A Bitter End


When a customer complains about a drink, it makes me want to shrivel up and die. Imagine coming to uni, paying three bucks out of your tiny Centrelink fund and getting something you thought would be glorious, only to find it’s not hot enough, too bitter or worse…skinny milk.

It happens, bad coffees cross the line here and there which is all part of the process. As long as your coffees are consistently satisfactory, take the hit, it probably won’t happen tomorrow. But if you receive more than three out of ten crap coffees, that’s our problem.

I wondered this the other day as I dined out in a restaurant, always packed with the doorway littered by amazing reviews. Not a breakfast place, but a bona fide five star restaurant, which I have chosen not to name.

I had a fantastic dinner giving my palate the orgasm it craved. I all but licked the plate clean and decided dessert would only enhance this experience further. I ordered a single shot of espresso between the meals in hopes to refresh my appetite.

The coffee looked terrible. Completely under extracted with absolutely no crema, I wondered if they had added food colouring to the water. Yet I decided to take the hit, maybe the dim lighting was being rude to this single shot of horror. It wasn’t, I was right, it was awful.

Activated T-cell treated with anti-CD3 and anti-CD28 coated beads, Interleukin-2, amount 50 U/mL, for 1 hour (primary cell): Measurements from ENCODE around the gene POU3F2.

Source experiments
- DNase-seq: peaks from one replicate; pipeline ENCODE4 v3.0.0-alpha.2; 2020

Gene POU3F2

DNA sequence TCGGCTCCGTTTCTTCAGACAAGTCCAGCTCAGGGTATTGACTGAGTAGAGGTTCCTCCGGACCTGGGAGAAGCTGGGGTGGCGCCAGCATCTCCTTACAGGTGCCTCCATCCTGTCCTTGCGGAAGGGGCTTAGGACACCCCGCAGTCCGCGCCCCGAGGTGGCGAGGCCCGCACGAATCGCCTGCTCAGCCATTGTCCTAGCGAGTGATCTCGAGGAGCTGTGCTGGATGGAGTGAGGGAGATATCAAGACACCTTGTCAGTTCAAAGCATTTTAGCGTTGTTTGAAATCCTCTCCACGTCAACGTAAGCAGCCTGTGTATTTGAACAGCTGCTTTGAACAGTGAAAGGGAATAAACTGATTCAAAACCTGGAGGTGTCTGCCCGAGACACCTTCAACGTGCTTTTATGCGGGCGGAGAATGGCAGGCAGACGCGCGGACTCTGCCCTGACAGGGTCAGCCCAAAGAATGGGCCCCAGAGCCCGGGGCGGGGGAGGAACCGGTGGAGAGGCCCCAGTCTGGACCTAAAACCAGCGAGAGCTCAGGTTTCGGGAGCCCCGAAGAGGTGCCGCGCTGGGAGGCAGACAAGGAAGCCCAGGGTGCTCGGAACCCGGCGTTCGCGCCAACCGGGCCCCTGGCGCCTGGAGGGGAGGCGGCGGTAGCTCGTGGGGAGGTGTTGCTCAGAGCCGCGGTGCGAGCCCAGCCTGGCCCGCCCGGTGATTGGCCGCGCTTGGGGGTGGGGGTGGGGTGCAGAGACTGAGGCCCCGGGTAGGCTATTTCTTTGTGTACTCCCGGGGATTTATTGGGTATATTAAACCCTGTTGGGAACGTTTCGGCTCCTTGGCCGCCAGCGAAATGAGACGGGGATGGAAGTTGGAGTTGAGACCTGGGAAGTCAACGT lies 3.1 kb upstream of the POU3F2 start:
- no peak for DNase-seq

This wasn’t my first bad coffee from a supposed great restaurant, there have been others. It stumps me that they are all so proficient when it comes to wine, yet completely unreliable when it comes to coffee.

Restaurants in Melbourne know their wine and can pull out any adjective and regional clue that could help anyone decide which best suits their pork, poultry, pasta or fish, why not coffee? Shouldn’t the same routine be used in order to compliment your mousse, cheesecake, cheese or chocolate gateau? It adds to the experience just as a latte brightens your morning.

It’s rather shameful that a lot of these fabulous restaurants can put so much time and effort into wine, yet none into the second most traded commodity in the world.

Yes, wine is more expensive and more money is made out of it compared to a cappuccino. But going home with a bitter taste in your mouth seems like far more of a bargain. Of course, if you’ve taken several hits with the wine, maybe you won’t really notice.

1 Response to “A Bitter End”

  1. 1 David October 5, 2009 at 11:57 am

    i had a coffee made by some new girl, from caffeine last year, i think. it tasted like custard. i don’t even think there was coffee in it. i think that was also the last time i bought a necromancer.

    she wasn’t employed the following week. and all’s right with the world.

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